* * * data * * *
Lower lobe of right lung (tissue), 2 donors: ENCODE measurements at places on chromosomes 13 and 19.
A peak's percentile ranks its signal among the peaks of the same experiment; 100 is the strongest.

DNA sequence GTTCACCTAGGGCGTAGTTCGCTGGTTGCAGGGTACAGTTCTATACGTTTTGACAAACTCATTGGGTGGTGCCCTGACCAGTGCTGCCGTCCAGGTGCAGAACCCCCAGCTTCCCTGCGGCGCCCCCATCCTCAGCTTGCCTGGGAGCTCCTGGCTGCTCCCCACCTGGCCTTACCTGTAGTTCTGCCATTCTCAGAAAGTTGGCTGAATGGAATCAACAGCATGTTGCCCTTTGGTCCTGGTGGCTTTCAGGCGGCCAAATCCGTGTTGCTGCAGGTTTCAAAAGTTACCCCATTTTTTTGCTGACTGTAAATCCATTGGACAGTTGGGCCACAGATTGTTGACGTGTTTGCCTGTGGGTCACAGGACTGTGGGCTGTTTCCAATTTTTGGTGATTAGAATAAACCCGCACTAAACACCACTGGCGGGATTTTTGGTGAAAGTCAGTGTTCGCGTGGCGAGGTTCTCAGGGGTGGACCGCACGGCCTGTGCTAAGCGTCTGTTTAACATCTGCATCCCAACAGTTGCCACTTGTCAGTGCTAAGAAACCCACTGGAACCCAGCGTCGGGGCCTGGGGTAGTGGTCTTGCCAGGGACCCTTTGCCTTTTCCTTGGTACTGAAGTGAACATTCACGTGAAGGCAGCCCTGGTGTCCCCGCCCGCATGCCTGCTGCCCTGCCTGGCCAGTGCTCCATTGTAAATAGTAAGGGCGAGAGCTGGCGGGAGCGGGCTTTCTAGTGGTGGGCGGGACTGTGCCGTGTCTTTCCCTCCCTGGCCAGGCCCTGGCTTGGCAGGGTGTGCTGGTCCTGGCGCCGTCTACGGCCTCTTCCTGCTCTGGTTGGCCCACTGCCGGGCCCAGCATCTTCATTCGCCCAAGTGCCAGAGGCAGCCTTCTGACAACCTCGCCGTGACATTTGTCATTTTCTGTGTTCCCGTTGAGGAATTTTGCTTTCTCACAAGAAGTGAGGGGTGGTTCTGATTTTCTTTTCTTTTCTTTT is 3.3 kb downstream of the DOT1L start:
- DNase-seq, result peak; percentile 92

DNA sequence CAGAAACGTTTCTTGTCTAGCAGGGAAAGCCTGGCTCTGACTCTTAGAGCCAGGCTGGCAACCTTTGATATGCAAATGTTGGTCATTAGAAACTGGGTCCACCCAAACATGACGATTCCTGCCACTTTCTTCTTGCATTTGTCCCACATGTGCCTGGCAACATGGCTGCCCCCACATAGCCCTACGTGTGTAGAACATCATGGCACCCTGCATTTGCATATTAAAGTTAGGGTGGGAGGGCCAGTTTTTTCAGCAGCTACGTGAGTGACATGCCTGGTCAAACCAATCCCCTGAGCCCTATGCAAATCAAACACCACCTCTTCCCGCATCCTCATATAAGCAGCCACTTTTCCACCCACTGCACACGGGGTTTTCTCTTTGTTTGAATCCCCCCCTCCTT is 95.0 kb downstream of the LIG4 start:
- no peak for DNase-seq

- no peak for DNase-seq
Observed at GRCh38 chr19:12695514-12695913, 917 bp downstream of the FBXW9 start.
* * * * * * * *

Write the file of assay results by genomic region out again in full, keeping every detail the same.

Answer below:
Lower lobe of right lung (tissue), 2 donors: ENCODE measurements at places on chromosomes 13 and 19.
A peak's percentile ranks its signal among the peaks of the same experiment; 100 is the strongest.

DNA sequence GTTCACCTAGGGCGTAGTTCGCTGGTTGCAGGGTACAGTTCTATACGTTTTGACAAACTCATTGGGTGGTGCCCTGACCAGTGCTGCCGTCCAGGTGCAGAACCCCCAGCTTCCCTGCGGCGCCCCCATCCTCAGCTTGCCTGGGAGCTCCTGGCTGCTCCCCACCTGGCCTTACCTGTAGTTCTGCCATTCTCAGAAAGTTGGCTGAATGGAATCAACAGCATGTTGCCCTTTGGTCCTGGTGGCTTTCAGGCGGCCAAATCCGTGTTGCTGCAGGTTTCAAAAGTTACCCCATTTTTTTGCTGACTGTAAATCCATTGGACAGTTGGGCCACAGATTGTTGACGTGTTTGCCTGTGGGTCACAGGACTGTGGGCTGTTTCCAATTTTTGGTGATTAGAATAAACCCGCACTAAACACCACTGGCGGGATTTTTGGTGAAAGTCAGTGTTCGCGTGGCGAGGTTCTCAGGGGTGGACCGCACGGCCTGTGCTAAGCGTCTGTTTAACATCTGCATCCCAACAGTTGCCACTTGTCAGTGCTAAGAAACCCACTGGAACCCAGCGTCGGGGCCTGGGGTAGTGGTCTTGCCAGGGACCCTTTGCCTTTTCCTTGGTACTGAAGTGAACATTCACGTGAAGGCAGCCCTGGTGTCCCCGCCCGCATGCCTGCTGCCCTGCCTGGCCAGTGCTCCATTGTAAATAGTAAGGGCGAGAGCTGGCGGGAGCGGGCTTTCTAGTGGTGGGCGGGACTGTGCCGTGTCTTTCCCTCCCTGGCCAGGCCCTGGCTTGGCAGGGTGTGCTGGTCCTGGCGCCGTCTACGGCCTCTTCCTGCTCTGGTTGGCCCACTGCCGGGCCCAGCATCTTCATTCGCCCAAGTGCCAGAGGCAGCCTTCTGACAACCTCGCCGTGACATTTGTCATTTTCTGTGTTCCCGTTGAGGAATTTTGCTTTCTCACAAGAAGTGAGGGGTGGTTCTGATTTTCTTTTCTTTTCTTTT is 3.3 kb downstream of the DOT1L start:
- DNase-seq, result peak; percentile 92

DNA sequence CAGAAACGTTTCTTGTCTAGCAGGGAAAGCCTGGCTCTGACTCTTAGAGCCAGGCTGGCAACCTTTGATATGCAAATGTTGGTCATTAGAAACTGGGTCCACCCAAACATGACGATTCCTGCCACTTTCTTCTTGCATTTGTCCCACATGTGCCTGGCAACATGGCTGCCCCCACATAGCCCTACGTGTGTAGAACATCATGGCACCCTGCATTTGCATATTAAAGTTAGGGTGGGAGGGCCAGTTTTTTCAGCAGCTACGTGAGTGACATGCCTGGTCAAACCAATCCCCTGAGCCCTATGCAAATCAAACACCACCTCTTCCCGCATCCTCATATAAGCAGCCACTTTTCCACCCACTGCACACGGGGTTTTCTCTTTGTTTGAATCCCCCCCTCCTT is 95.0 kb downstream of the LIG4 start:
- no peak for DNase-seq

- no peak for DNase-seq
Observed at GRCh38 chr19:12695514-12695913, 917 bp downstream of the FBXW9 start.